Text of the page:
Review Summary: Unfairly maligned for being experimental, this album is actually an excellent and instrumental part of In Flames development as a band.
It is a dangerous thing indeed to try something different. Far more so if most of your following are dedicated to underground and the change happens to make your music more commercially viable. Still, it's what In Flames did, and for my money, it really didn't turn out too badly.
This was my first In Flames album, and while it is perhaps a lesser addition to their archive, it is by no means a failure. There are some great songs on here, and the atmosphere created was what provided the final link to Come Clarity, my favourite of their albums. The best example of this is My Sweet Shadow. The use of synths over the brilliant production and solid riffs makes the song much better than it would have been had the synths not been there. It provides a smooth contrast to the traditionally harsh In Flames sound.
Of course, this is going to have the effect of making the music easier to listen to, which will in turn make it more appealing to a wider audience. Along with Anders' new singing voice, this could well be seen as selling out. But it isn't, its development. First single the Quiet Place was hated for its lack of speed riffing and the fact that Anders sounded like Jonothan Davies. But, it was actually a really good song. Building up steadily, with a hugely effective intro riff and a hummable chorus, it fully deserved the extra cash raked in, as much as earlier stuff would have.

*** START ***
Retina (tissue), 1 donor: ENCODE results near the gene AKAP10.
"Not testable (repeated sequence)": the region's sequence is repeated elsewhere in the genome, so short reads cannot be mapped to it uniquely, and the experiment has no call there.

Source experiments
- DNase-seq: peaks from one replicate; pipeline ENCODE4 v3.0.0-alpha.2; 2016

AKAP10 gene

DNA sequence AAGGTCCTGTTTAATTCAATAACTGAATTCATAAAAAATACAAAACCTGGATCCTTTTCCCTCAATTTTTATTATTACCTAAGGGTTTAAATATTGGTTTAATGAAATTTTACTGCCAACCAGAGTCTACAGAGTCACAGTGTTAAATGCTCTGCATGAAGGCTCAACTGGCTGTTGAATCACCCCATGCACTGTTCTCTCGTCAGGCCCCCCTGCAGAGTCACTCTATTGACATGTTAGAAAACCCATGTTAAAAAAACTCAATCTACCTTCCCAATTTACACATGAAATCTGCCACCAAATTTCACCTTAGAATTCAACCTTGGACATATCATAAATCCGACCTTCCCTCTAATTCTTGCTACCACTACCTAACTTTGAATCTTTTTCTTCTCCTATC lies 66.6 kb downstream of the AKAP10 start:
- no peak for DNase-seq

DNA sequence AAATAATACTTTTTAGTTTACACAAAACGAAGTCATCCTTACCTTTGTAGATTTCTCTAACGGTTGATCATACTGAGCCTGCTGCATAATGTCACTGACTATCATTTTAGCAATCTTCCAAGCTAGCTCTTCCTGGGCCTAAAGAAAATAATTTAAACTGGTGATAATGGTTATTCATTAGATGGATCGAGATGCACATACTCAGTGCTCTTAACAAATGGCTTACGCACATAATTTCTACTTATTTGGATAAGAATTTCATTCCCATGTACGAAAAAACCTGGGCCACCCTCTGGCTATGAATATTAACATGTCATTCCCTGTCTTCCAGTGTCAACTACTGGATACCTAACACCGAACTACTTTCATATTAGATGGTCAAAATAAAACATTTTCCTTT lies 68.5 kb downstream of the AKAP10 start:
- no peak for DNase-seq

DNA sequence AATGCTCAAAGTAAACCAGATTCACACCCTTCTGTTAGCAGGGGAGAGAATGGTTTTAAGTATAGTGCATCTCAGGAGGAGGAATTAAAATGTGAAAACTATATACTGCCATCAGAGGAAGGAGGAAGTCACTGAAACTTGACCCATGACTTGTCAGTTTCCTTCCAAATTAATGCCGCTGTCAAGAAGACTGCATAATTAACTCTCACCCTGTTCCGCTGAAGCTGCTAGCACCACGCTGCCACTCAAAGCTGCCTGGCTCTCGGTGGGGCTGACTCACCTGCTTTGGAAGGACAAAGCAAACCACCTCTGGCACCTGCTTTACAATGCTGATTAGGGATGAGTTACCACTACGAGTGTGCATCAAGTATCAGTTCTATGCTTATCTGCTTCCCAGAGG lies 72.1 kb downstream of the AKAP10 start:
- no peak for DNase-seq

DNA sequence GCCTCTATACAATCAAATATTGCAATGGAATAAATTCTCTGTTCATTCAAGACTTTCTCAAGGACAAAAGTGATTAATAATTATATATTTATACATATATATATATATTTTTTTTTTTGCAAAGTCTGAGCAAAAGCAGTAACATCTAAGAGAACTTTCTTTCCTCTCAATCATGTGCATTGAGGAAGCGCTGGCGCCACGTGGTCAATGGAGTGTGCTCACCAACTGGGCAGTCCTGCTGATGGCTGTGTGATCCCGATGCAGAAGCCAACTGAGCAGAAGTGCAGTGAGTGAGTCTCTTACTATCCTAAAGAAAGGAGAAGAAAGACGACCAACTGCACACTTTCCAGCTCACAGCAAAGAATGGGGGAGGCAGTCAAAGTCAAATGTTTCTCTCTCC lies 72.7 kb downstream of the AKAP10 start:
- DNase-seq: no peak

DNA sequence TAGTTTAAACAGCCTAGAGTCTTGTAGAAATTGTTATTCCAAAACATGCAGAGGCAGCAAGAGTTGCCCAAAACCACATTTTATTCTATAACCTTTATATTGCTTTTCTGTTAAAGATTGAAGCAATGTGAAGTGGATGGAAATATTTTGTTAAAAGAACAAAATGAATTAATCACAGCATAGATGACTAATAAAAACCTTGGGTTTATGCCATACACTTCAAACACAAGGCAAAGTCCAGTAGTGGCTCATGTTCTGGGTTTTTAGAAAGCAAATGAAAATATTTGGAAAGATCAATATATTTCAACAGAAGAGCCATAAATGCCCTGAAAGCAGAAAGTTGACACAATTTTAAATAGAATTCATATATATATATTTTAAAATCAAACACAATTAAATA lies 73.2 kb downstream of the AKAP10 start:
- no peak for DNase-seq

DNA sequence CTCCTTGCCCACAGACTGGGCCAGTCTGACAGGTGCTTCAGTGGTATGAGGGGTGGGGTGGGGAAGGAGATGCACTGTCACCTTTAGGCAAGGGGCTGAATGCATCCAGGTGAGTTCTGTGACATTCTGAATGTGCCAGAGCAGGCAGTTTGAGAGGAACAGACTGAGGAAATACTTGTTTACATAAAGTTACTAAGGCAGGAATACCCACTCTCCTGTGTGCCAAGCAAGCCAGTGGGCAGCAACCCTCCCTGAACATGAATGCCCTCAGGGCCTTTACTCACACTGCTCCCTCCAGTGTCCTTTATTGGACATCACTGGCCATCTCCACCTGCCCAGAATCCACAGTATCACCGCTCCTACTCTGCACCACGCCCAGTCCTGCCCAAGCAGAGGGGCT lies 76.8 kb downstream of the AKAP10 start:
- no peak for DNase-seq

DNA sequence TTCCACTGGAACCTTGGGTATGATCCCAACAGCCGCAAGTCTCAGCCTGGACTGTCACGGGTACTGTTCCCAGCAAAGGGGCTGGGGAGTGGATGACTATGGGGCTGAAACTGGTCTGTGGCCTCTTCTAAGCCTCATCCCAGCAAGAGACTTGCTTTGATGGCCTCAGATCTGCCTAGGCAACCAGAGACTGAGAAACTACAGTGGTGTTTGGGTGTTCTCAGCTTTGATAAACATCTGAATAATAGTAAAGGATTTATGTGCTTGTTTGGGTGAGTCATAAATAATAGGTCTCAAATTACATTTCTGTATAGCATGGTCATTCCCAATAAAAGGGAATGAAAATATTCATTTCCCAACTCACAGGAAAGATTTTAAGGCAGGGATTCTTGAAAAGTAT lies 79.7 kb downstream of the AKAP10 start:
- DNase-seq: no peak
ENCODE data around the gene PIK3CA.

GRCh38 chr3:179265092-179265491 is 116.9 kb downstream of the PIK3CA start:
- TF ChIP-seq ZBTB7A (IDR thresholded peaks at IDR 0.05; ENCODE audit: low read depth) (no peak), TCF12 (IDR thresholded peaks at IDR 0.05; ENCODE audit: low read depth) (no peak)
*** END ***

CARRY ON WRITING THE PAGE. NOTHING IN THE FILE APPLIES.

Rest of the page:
There are further examples. Touch of Red I feel has just as good a riff as any In Flames tune, whilst the chorus and verse are superb. Elsewhere, Borders and Shading and Dial 595- Escape are hugely underated. The spacious and all encompassing sound may be miles away from The Jester Race, but they are still good songs. Meahnwhile, Evil in a Closet proves a surprisingly good fist at a ballad (the promise of which would be delivered on the title track of Come Clarity) and In Search for I and (f)Riend are solid, if not amazing, returns to their early influences.
Perhaps this album can be viewed in more context now that Come Clarity has been released. While before it could have been seen as an attempt to sell out and abandon the people whose support had carried them thus far, now it can be seen as an essential stepping stone in development of a new sound. Before the lack of anything especially technical could have been seen as dumbing down to appeal to the nu-metal crowd. Now, it looks to me like just trying something different. Finally, Anders voice on the album can now be seen as developing into the proper singing voice that makes Come Clarity so special for a metal album.
Soundtrack to your Escape was an experiment, not a sell out. And while it may not have been classic, it was actually bloody good by most standards.